Today’s technology is simply amazing. You can adjust the temperature of your home with your phone, and the thermostat will even send reports of how much energy you’ve used and when you turned the heat on. General Electric has learned from consumer uses of the Internet and is working on what the company calls the “Industrial Internet.” GE took a big step forward with its plan today by announcing the new Predictivity platform and a partnership with Amazon Web Services, Accenture, and Pivotal.
So, what the hell does this all mean? GE’s vision of the Industrial Internet revolves around the idea that by 2020, industrial machines, like jet engines and MRI machines, will be connected to the Internet and will send a constant stream of information gathered by embedded sensors to their owners. For example, sensors on a jet engine could inform maintenance technicians when a piece is veering unevenly based on data from sensors on other engines. GE CEO Jeff Immelt told AllThingsD that the Industrial Internet is the next big thing because the sensors could be used to find the greatest points of jet fuel efficiency, which could save hundreds of thousands of dollars. The whole concept is predicting what’s going to happen to a machine based on historical data. Sorting through and making sense of all that data is a massive task that’s only going to grow as sensor use becomes more widespread.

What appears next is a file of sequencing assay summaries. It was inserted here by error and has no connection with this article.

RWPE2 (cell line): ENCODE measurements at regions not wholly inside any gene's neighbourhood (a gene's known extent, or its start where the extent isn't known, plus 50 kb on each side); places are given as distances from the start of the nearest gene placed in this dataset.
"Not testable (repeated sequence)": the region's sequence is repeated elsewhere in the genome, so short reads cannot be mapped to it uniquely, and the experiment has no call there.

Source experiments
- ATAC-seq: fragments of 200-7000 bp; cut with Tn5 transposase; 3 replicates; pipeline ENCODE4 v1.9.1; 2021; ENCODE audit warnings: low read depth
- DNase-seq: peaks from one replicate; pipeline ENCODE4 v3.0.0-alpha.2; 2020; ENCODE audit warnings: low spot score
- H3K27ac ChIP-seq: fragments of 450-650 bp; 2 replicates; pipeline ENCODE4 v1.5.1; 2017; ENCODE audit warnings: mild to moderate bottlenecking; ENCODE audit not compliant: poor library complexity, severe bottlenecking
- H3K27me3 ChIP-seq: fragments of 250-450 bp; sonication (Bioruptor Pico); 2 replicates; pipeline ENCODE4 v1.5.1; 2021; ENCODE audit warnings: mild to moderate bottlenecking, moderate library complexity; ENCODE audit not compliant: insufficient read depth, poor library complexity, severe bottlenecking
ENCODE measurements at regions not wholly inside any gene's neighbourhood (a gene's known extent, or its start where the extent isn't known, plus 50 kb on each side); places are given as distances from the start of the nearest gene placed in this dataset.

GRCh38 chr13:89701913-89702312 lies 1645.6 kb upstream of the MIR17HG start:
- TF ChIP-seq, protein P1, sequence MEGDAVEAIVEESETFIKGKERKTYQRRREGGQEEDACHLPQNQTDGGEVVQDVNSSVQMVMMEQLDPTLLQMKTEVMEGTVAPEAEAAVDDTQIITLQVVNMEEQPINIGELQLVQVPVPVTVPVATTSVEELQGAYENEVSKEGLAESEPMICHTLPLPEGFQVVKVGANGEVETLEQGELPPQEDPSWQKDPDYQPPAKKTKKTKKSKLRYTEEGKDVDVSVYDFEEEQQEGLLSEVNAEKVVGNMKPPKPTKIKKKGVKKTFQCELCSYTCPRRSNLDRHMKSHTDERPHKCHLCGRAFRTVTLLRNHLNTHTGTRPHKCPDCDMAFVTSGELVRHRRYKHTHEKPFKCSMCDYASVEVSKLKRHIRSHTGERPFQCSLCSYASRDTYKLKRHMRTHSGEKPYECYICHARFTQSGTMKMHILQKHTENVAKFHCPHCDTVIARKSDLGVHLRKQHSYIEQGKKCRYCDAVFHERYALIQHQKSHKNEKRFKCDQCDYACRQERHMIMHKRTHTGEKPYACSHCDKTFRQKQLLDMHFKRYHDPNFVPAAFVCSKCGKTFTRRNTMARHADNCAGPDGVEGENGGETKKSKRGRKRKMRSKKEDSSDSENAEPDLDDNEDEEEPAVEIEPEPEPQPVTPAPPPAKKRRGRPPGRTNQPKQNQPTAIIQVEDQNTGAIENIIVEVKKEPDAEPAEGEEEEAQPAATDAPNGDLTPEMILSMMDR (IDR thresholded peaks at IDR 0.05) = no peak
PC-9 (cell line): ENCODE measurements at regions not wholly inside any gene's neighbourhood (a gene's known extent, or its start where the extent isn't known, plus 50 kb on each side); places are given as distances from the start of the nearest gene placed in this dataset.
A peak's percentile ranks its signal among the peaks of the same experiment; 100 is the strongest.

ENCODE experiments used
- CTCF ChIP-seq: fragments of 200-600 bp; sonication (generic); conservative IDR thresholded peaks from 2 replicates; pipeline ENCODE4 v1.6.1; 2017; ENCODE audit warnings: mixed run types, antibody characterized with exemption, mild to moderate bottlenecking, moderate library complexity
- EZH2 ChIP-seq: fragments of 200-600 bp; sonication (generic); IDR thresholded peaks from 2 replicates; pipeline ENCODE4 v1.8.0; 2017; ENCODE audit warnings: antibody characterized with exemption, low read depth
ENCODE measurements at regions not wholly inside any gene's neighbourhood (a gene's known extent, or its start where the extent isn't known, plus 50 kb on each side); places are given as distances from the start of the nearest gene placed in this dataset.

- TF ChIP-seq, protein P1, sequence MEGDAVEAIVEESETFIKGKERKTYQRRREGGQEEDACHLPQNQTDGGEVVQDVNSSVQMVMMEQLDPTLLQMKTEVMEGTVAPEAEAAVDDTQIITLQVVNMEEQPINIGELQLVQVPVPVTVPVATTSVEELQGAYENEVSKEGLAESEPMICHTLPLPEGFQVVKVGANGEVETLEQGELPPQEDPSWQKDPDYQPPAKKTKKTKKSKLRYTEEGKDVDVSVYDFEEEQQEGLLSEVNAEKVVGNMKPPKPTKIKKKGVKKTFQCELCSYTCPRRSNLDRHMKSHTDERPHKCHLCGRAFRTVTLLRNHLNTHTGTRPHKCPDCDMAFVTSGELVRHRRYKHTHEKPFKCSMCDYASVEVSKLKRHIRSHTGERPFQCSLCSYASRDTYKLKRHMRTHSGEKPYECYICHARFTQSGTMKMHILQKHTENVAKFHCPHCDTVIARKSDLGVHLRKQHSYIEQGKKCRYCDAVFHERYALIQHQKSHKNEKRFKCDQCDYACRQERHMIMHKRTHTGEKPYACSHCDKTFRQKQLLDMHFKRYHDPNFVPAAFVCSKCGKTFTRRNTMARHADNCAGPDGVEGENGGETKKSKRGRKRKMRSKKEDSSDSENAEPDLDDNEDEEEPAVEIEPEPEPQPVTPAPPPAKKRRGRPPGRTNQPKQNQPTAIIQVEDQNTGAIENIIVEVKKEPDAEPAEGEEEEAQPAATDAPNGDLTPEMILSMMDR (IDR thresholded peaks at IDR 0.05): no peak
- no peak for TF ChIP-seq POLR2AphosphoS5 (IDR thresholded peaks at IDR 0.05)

This is where GE’s Predictivity software comes into play. It’s based on the Hadoop software platform and is using Proficy Historian HD, which is software that deals with historical data management. All of this data will be connected through Amazon Web Services, bringing all of these data management tools into the cloud and making it easily accessible to industrial clients. The goal is to increase efficiency. By predicting a machine’s future through analytics, GE will help businesses eliminate downtime and reduce waste. The analytical data could even help develop better ways to use GE’s industrial products.
This isn’t necessarily technology we’ll personally see in action, but the Industrial Internet and the wrangling of big data may end up making our next plane flight shorter or (even better) cheaper.